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Publication numberUS585936 A
Publication typeGrant
Publication dateJul 6, 1897
Filing dateJun 30, 1894
Publication numberUS 585936 A, US 585936A, US-A-585936, US585936 A, US585936A
InventorsOlof Lenders
Export CitationBiBTeX, EndNote, RefMan
External Links: USPTO, USPTO Assignment, Espacenet
linders
US 585936 A
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Description  (OCR text may contain errors)

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PATENT OLOF LINDERS, OF STOCKHOLM, SWEDEN.

CENTRIFUQAL SEPARATOR.

SPECIFICATION forming part of Letters PatentNo. 585,936, dated July 6, 189i?,

Application le. June 30, 1894.. Serial No. 516,144. (No model.) Patented in Sweden September 13, 1898, No. 5,436, and April 21, 1894, No. 5,719; in England May 15, 1894,1To. 9,533; in Norway Mayl, 1894, No. 3,793, and in Denmark Mayl, 1895.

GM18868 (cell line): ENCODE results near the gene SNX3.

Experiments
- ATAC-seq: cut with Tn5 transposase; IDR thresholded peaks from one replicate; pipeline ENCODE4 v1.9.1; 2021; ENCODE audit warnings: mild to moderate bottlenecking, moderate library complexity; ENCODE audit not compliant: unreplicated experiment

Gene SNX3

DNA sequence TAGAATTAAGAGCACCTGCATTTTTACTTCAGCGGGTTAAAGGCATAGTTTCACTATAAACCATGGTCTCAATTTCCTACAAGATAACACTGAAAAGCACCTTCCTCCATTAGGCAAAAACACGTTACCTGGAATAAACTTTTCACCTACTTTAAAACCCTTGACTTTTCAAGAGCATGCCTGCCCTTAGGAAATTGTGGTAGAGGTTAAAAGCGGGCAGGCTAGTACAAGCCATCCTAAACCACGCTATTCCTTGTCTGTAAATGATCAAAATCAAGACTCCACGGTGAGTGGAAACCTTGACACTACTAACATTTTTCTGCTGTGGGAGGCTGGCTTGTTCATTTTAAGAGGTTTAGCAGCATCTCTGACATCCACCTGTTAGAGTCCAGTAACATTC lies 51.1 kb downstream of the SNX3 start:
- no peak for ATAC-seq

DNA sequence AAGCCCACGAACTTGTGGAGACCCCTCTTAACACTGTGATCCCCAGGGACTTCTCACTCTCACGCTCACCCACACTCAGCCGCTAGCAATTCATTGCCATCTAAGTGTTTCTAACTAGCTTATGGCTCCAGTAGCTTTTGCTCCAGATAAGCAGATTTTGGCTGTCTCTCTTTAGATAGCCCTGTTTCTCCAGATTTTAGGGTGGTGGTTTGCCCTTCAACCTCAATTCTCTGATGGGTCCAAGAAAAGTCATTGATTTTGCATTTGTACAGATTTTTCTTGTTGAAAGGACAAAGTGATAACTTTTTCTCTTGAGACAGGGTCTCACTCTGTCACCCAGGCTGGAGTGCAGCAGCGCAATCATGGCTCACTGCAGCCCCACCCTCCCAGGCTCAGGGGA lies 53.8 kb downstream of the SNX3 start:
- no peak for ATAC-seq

To all whom it may concern,.-

Be it known that I, OLOB` LINDERS, a subject of the King of Sweden andNorway, residing at Stockholm, Sweden, have invented certain new and useful Improvements in Centrifugal Separators, (for which patents have been granted in Sweden, No. 5,436, dated September 13, 1393, and No. 5,719, dated April2l, 1894; in Great Britain, No. 9,533, dated May 15,1394; in Norway, No. 3,793, dated May 16, 1804, and in Denmark dated May l5, 1895,) of which4 the following is a specification.

My invention relates to centrifugal apparatuses such as are employed for separating the heavier from the lighter constituents of a liquid, as milk, for example; and the object of the invention is to facilitate the separation of the constituent parts of the liquid and to collect the slime and heavy solid particles which may be present in the liquid subjected to centrifugal action.

r The accompanying drawings illustrate an embodiment of the invention.

In the drawings, Figure l is a Vertical axial section of the separator, and Fig. 2 is a horizontal section of the same in the plane indicated byline 2 2 in Fig. l. Figs. 3 and 4are similar views to Figs. l and 2, illustrating mainly slightly-different arrangements of the radial passages. The section Fig. 4 is taken on line 4 4 in Fig. 3.